Marina Dos Santos of the Coordination of the Brazilian Landless Movement (MST), and of La Via Campesina, states: “Today, the peasantry is criminalised, taken to court and even made to disappear when it comes to the struggle for land. Currently, there are an alarming numbers of deaths that go unpunished. States have created legal concepts such as terrorism and sabotage to intimidate our struggle. Every day we are exposed to the systematic expulsion from our land. This affects not only peasants fighting to stay on the land, but also many other small farmers and indigenous peoples who are the target of greedy foreign interests. We want the land in order to live and to produce, as these are our basic rights against land grabbing corporations who seek only speculation and profit.”

“People need to understand that if the current processes of land concentration continues, then no matter how hard-working, efficient and productive they are, small farmers will simply not be able to carry on,” said GRAIN’s Camila Montecinos. “The concentration of fertile agricultural land in fewer and fewer hands is directly related to the increasing number of people going hungry every day.”

GRAIN’s report also provides new data that show that small farmers still provide most of the world’s food, and that they are often much more productive than large corporate farms. If all of Kenya’s farms matched the output of its small farms, the nation’s agricultural productivity would double. In Central America, it would nearly triple. Women are the major food producers, but their role remains unrecorded and marginalised.

The international agencies keep on reminding us that we need to produce more food to feed the growing population. But how much more food could be produced almost immediately if small farmers had access to more land and could work in a supportive policy environment, rather than under the siege conditions they are facing today?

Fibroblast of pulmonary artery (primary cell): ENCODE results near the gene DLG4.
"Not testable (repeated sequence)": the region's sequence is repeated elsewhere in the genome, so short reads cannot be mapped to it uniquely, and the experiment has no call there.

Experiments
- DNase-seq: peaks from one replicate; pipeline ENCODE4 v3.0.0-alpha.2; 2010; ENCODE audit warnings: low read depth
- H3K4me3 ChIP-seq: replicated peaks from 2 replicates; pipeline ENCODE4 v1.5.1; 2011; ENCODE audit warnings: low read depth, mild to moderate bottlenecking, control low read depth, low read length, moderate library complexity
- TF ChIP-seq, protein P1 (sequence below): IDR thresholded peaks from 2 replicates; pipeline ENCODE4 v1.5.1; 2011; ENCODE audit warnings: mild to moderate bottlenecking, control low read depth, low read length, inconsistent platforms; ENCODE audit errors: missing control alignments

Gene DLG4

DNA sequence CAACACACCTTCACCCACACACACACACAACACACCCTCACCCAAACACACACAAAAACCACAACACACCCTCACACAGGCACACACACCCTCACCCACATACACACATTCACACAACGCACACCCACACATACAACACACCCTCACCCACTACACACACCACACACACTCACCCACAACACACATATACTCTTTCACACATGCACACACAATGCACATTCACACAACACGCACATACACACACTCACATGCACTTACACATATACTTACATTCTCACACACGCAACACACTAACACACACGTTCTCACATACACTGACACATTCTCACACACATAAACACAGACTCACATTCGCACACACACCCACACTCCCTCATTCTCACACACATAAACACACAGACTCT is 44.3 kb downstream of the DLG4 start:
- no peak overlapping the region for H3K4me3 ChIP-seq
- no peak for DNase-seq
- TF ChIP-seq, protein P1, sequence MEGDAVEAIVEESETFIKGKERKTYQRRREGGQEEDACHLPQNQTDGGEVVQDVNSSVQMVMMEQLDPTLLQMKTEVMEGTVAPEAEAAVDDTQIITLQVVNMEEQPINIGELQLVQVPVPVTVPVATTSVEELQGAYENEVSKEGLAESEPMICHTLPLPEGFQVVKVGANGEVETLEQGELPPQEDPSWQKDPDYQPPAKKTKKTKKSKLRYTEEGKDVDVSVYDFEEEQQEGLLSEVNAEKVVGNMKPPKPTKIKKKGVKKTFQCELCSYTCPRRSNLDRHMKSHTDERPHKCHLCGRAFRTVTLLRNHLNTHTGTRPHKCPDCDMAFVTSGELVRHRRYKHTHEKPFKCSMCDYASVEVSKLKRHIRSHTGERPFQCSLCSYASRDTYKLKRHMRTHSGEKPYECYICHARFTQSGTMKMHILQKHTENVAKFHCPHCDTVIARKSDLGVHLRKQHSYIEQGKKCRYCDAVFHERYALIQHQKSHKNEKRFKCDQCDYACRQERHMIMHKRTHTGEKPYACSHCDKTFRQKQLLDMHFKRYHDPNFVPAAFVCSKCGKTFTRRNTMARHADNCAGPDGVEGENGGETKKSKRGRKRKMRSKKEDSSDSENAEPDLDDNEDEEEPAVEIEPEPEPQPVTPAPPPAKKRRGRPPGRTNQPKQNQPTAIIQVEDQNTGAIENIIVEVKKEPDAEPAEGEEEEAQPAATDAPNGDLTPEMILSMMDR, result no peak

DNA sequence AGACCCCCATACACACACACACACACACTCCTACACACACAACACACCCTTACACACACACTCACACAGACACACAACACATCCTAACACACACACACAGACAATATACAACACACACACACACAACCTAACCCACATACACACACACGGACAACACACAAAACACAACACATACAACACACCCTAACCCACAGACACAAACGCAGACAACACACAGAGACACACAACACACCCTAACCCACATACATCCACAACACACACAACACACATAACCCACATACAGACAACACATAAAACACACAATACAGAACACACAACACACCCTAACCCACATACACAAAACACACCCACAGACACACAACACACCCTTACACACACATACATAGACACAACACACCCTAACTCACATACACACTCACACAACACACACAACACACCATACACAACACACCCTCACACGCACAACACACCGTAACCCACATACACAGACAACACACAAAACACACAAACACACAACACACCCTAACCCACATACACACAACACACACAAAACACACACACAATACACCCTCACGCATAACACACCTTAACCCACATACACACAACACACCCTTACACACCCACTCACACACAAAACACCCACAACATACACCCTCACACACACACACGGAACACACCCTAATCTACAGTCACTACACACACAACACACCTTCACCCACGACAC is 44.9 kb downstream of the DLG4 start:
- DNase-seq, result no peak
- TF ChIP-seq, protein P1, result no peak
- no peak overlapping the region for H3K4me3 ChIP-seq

“The vast majority of farms in Zimbabwe belong to small holders and their average farmsize has increased as a result of the Fast Track Land Reform Programme. Small farmers in the country now produce over 90% of diverse agricultural food crops, while they only provided 60-70% of the national food before land redistribution. More women own land in their own right, which is key to food sovereignty everywhere”, said Elizabeth Mpofu, General coordinator of La Via Campesina.

We need to urgently put land back in the hands of small farmers and make the struggle for genuine and comprehensive agrarian reform central to the fight for better food systems. Something peasant organisations and landless people’s movements have long been fighting for.


Mr Henk Hobbelink, Spain (EN, ES, NL): +34933011381,

Ms Camila Montecinos, Chile (EN, ES): +56222224437,

Ms Elizabeth Mpofu, Zimbabwe (EN): + +2634576221,

+ + + + + +

GRAIN’s new report, Hungry for land: small farmers feed the world with less than a quarter of all farmland provides an indepth review of the data on farm structures and food production worldwide and comes to the following 6 central conclusions: